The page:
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City Hall, churches to get hurricane funding

David Adlerstein
The Apalachicola Times

It was a mixed picture for Franklin County when it comes to securing portions of more than $8 million earmarked by the National Park Service towards preservation projects in Florida impacted by Hurricanes Florence and Michael.

Four projects, including repair to Apalachicola City Hall, appear to be ranked high enough to qualify for a piece of about $8 million in grant monies being awarded through the Division of Historical Resources, Florida’s state historic preservation office. These monies are available for subgrants for recovery, repair, and disaster mitigation activities directed at historic properties damaged during Hurricane Michael in Oct. 2018.

Apalachicola City Hall

Former city planner Cindy Clark authored the grant for the City Hall repair, which will draw on about $400,000 to help in restoring the building to its pre hurricane status. The city’s plans to sell the building, which has not been used since the hurricane, have been shelved for the time being.

The project ranked sixth, while a grant application put in the St. Paul AME Church ranked 14th, making it likely to receive the roughly $369,000 it is seeking for repairs.

A grant application authored by Mayor Kevin Begos, for repairs and resiliency improvements to the Apalachicola Center for History, Culture and the Arts, ranked 18th, and is expected to receive the roughly $282,000 it is seeking for what is technically known as the “Harrison-Raney Warehouse.” The proposed work includes installing roll-down shutters, flood-proofing and repairing the roof and downspouts.

Ranked 19th, and also likely to receive a portion of the funds, are repairs to Mount Zion Baptist Church, in the amount of about $201,000.

Four other projects from around the county also were among the 56 applicants, but do not appear to have ranked high enough to qualify for funding.

The city of Carrabelle’s repair of damage to its old City Hall, now the history museum, sought $29,000 but it ranked 33rd. The rehab of the Crooked River Lighthouse and Keeper’s House Museum, which sought about $118,000 for rehab, was ranked 36th.

A grant application authored by Caty Greene, president of the Apalachicola Area Historical Society, to help boost hurricane preparedness for the Raney House, sought about $367,000 but it ranked 41st, just ahead of an application for repairs to Chestnut Cemetery, for about $37,000, also authored by the historical society.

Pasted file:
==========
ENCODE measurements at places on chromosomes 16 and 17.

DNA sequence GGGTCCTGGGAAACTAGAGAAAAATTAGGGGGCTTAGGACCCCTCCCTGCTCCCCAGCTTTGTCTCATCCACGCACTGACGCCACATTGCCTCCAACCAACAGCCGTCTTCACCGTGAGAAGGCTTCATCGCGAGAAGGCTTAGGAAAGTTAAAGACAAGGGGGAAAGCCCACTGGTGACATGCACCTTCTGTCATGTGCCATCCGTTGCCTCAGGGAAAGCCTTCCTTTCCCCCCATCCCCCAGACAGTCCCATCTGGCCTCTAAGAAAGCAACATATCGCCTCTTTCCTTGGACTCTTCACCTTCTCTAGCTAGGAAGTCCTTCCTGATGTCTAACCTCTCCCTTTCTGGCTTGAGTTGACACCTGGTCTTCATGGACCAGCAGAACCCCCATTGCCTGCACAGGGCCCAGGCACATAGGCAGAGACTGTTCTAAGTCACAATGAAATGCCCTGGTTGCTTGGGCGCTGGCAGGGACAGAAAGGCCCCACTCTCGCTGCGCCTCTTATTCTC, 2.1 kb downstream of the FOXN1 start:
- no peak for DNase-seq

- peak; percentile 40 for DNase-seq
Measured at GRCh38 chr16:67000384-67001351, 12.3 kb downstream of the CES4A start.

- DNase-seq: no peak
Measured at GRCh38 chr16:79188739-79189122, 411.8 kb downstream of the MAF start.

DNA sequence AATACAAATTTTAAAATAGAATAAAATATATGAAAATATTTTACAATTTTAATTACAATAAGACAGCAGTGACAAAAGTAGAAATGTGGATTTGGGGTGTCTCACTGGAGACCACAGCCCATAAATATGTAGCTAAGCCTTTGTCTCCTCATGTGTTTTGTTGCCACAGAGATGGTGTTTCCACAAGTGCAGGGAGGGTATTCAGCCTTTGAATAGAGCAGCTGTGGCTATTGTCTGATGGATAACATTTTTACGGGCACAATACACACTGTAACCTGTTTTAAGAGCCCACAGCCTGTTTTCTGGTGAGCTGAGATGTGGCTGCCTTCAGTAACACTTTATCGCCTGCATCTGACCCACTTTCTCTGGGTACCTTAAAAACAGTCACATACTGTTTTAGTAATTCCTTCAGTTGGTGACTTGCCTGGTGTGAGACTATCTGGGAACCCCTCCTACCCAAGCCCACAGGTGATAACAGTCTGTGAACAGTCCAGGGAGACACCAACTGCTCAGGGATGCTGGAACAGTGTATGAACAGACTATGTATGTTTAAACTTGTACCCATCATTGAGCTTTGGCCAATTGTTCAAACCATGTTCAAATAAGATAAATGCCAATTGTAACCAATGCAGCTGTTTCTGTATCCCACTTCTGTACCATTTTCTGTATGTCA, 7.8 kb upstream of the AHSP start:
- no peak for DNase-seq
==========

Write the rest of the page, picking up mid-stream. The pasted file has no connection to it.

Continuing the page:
It must be remembered that the grants were principally for repair of hurricane damage, and the Raney House essentially had no damage,” Greene wrote, in an email to the board. “Our significantly deferred maintenance issues were woven together to justify for ‘hardening’ for the next storm.

“I believe this would have been sufficient if it were not for the unexpected number of applicants, and therefore the more intense competition,” she said.

In Gulf County, repair of damages to the Port Theatre, which has been shuttered ever since Hurricane Michael, was top-ranked and is set to receive $500,000 of the money,

The Pre-Columbian Archeological Research Group, Inc. also is set to receive $500,000 for a project, ranked eighth, entitled “Assessing Significant St. Joe Bay Archaeological Sites Following Hurricane Michael," The not-for-profit research group, which has been excavating in the Huaro Valley of Peru for over 20 years under the direction of its director, Florida State Archaeologist Mary Glowacki PhD, will be working closely with staff at the T.H. Stone Memorial St. Joseph Peninsula State Park on the project.

The city of Port St. Joe is set to receive about $328,000 for a project ranked ninth, to repair hurricane damage to the Cape San Blas Lighthouse Complex, and a little more than $497,000 for a project ranked 12th, to restore the Centennial Building.

The University of Florida Is set to receive $83,000 for drawing up a rehabilitation and adaptive use plan for the George Washington High School gymnasium, in a project ranked 10th.